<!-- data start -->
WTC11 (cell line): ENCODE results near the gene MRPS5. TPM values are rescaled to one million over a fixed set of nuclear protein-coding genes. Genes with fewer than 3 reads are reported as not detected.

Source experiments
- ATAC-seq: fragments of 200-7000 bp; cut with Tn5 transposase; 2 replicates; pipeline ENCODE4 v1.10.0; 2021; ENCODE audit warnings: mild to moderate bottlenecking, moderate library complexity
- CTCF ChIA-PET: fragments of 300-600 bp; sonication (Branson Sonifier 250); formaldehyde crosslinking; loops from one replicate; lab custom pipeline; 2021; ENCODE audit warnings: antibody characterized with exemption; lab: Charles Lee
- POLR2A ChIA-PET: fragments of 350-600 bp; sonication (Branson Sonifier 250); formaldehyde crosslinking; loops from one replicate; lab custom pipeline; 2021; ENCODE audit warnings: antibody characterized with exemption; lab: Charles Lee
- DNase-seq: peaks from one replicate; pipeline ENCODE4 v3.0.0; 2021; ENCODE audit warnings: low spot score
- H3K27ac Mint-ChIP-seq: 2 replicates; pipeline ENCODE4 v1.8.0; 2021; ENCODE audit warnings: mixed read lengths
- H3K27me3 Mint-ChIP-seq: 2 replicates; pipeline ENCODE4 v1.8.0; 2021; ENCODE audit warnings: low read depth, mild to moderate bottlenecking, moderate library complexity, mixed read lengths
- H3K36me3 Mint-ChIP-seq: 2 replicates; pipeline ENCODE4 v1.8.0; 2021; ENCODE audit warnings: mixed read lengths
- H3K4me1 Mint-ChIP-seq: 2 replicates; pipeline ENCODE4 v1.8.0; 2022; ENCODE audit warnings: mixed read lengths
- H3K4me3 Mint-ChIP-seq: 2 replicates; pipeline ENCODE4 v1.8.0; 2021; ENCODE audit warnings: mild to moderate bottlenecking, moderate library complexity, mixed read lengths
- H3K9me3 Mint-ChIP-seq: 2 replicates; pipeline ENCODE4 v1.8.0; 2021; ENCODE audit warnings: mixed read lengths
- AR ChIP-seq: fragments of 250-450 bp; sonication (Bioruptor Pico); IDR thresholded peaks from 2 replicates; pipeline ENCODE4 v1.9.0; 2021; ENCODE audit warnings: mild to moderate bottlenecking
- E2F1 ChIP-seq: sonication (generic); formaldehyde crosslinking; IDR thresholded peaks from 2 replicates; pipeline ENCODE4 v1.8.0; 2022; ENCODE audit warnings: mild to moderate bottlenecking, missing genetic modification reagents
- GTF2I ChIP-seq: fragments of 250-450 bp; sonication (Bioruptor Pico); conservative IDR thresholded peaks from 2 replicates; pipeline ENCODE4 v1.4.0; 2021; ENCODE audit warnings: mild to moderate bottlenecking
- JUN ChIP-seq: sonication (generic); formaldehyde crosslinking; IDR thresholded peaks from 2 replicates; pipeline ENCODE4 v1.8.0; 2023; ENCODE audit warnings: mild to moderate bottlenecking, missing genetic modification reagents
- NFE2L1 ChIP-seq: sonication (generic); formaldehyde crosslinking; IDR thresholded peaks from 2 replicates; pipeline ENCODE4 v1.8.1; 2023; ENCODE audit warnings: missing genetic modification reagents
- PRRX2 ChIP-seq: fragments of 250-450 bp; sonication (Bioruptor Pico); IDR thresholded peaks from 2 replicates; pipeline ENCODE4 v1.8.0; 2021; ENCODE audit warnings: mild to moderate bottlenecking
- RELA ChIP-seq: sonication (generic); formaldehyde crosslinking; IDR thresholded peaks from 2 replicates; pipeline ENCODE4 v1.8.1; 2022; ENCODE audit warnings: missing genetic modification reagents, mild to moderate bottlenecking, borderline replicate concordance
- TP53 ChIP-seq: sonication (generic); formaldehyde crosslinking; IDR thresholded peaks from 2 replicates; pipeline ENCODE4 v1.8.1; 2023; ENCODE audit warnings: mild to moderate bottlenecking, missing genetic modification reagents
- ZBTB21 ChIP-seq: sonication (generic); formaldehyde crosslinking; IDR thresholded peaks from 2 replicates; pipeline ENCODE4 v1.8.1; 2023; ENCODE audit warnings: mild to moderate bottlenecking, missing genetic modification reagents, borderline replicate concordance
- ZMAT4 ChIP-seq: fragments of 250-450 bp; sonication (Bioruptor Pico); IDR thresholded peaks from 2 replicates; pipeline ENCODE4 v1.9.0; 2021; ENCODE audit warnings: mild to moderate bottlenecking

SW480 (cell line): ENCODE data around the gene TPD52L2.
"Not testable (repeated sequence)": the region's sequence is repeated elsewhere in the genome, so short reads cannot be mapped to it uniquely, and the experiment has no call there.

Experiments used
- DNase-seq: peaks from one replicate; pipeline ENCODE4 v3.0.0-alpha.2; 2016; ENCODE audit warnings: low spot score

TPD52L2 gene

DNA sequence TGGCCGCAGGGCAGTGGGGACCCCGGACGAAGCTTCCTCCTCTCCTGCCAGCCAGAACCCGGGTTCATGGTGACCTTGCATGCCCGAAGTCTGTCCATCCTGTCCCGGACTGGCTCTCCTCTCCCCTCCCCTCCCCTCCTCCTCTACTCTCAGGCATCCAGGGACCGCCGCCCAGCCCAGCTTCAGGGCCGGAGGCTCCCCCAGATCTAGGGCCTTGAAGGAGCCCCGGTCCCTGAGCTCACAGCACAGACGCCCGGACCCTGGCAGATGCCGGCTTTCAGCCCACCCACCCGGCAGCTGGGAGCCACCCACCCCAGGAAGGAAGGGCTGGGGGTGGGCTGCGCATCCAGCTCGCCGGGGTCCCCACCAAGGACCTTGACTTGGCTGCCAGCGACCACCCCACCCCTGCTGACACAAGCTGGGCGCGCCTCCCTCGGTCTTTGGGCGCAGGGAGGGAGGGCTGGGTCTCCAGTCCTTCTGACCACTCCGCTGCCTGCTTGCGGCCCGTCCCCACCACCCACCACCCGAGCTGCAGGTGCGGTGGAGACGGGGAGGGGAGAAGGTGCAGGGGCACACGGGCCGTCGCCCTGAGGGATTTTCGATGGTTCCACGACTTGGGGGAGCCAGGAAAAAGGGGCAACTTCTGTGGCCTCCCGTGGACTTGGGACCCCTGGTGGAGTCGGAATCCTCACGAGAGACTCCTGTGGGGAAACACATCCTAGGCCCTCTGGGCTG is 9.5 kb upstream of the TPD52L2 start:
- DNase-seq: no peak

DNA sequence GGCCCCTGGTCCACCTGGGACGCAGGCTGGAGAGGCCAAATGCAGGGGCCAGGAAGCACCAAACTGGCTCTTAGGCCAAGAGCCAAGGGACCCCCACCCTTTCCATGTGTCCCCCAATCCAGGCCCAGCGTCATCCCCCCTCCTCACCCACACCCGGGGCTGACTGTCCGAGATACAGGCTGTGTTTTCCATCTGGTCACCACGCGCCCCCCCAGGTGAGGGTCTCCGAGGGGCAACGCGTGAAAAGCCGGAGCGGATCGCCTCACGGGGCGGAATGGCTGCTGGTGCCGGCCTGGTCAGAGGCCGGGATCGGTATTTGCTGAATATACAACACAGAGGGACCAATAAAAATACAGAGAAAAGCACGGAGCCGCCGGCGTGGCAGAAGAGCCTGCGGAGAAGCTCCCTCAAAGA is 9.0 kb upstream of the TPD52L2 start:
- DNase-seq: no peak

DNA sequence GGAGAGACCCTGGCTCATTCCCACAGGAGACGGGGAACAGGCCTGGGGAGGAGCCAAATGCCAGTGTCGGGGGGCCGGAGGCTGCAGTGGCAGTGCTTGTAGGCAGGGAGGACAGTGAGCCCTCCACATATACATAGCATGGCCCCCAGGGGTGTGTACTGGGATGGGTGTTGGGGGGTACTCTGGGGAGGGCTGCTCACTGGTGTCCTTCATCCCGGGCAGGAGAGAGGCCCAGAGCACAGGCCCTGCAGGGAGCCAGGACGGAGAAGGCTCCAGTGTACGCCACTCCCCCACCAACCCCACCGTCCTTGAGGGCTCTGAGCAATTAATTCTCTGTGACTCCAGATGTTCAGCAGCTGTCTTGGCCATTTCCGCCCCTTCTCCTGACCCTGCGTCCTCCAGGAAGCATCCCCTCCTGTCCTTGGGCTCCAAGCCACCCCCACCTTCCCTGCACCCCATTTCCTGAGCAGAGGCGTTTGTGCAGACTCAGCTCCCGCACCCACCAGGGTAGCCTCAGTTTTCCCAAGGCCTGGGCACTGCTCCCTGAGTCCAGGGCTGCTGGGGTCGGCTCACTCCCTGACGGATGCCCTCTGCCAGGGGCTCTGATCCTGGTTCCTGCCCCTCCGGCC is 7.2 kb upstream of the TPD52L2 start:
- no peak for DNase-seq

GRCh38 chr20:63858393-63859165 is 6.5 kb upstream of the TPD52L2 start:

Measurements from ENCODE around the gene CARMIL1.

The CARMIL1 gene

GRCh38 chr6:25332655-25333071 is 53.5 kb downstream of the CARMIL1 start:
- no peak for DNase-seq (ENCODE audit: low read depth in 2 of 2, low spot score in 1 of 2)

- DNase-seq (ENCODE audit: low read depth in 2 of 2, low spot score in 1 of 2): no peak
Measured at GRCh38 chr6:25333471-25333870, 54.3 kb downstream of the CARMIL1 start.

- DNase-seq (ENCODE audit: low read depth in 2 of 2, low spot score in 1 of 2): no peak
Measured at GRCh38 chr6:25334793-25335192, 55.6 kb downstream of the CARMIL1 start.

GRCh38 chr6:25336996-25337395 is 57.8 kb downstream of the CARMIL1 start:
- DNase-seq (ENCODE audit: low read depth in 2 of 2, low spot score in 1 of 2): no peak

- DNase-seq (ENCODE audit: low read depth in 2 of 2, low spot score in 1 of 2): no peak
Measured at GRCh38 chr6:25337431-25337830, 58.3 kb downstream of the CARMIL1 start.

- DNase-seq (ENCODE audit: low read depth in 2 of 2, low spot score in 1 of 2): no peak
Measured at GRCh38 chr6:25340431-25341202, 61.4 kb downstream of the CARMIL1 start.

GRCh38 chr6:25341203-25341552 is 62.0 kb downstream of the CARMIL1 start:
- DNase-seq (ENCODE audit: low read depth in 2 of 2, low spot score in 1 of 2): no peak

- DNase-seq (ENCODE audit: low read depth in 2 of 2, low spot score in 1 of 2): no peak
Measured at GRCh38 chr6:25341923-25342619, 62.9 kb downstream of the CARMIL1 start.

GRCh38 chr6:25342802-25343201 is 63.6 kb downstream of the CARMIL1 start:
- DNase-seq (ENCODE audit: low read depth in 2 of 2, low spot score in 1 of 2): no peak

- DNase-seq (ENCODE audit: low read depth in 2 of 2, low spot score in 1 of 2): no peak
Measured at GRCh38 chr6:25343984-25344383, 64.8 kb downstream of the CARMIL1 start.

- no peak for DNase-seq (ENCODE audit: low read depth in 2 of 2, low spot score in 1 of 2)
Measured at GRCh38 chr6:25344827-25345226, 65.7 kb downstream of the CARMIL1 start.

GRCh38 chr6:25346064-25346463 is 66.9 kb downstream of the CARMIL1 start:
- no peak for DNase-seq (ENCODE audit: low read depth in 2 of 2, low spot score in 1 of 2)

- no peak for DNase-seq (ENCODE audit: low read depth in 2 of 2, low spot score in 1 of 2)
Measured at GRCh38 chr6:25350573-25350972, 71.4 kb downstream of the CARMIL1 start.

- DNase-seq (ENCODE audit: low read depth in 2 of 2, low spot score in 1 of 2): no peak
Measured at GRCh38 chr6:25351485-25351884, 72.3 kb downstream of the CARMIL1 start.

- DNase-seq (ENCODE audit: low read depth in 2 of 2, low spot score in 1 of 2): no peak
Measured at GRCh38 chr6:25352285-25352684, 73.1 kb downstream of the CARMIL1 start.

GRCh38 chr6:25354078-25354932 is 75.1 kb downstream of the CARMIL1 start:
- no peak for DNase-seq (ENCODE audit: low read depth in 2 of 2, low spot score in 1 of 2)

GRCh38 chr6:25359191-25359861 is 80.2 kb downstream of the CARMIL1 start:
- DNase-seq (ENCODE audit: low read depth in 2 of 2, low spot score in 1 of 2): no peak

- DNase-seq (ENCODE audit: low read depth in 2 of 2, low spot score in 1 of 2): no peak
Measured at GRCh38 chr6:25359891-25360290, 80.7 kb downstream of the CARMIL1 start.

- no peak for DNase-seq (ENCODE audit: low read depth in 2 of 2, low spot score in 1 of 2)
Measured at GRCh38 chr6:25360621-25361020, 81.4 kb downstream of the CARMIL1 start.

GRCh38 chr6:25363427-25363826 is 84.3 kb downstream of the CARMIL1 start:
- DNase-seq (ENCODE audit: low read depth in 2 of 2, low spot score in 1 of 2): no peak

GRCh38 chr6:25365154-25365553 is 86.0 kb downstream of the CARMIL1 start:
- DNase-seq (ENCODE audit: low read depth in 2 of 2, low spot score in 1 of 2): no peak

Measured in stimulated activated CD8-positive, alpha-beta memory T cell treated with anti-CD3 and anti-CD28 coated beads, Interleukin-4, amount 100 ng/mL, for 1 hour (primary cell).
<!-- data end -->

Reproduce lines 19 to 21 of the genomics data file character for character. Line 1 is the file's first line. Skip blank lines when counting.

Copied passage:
- RELA ChIP-seq: sonication (generic); formaldehyde crosslinking; IDR thresholded peaks from 2 replicates; pipeline ENCODE4 v1.8.1; 2022; ENCODE audit warnings: missing genetic modification reagents, mild to moderate bottlenecking, borderline replicate concordance
- TP53 ChIP-seq: sonication (generic); formaldehyde crosslinking; IDR thresholded peaks from 2 replicates; pipeline ENCODE4 v1.8.1; 2023; ENCODE audit warnings: mild to moderate bottlenecking, missing genetic modification reagents
- ZBTB21 ChIP-seq: sonication (generic); formaldehyde crosslinking; IDR thresholded peaks from 2 replicates; pipeline ENCODE4 v1.8.1; 2023; ENCODE audit warnings: mild to moderate bottlenecking, missing genetic modification reagents, borderline replicate concordance